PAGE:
Measuring a weak force is an important task for micro-mechanical systems, both when using devices as sensitive detectors and, particularly, in experiments of quantum mechanics. The optimal strategy for resolving a weak stochastic signal force on a huge background (typically given by thermal noise) is a crucial and debated topic, and the stability of the mechanical resonance is a further, related critical issue. We introduce and analyze the parametric control of the optical spring, that allows to stabilize the resonance and provides a phase reference for the oscillator motion, yet conserving a free evolution in one quadrature of the phase space. We also study quantitatively the characteristics of our micro opto-mechanical system as detector of stochastic force for short measurement times (for quick, high resolution monitoring) as well as for the longer term observations that optimize the sensitivity. We compare a simple, naive strategy based on the evaluation of the variance of the displacement (that is a widely used technique) with an optimal Wiener-Kolmogorov data analysis. We show that, thanks to the parametric stabilization of the effective susceptibility, we can more efficiently implement Wiener filtering, and we investigate how this strategy improves the performance of our system. We finally demonstrate the possibility to resolve stochastic force variations well below 1% of the thermal noise.

Detection of weak stochastic force in a parametrically stabilized micro opto-mechanical system

Bonaldi, Michele;Serra, Enrico;
2014

Abstract

Measuring a weak force is an important task for micro-mechanical systems, both when using devices as sensitive detectors and, particularly, in experiments of quantum mechanics. The optimal strategy for resolving a weak stochastic signal force on a huge background (typically given by thermal noise) is a crucial and debated topic, and the stability of the mechanical resonance is a further, related critical issue. We introduce and analyze the parametric control of the optical spring, that allows to stabilize the resonance and provides a phase reference for the oscillator motion, yet conserving a free evolution in one quadrature of the phase space. We also study quantitatively the characteristics of our micro opto-mechanical system as detector of stochastic force for short measurement times (for quick, high resolution monitoring) as well as for the longer term observations that optimize the sensitivity. We compare a simple, naive strategy based on the evaluation of the variance of the displacement (that is a widely used technique) with an optimal Wiener-Kolmogorov data analysis. We show that, thanks to the parametric stabilization of the effective susceptibility, we can more efficiently implement Wiener filtering, and we investigate how this strategy improves the performance of our system. We finally demonstrate the possibility to resolve stochastic force variations well below 1% of the thermal noise.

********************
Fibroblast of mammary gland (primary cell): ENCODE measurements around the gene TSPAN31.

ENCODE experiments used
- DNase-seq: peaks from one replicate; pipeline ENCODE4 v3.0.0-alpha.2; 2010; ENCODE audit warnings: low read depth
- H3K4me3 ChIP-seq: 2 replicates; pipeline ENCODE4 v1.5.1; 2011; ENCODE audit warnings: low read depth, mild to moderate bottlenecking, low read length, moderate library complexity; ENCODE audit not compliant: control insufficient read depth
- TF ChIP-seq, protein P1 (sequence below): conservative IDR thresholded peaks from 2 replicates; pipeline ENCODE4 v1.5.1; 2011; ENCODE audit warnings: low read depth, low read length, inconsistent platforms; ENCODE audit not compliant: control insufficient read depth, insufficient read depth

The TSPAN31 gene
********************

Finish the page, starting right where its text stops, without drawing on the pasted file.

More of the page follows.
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Utilizza questo identificativo per citare o creare un link a questo documento: http://hdl.handle.net/11582/212817
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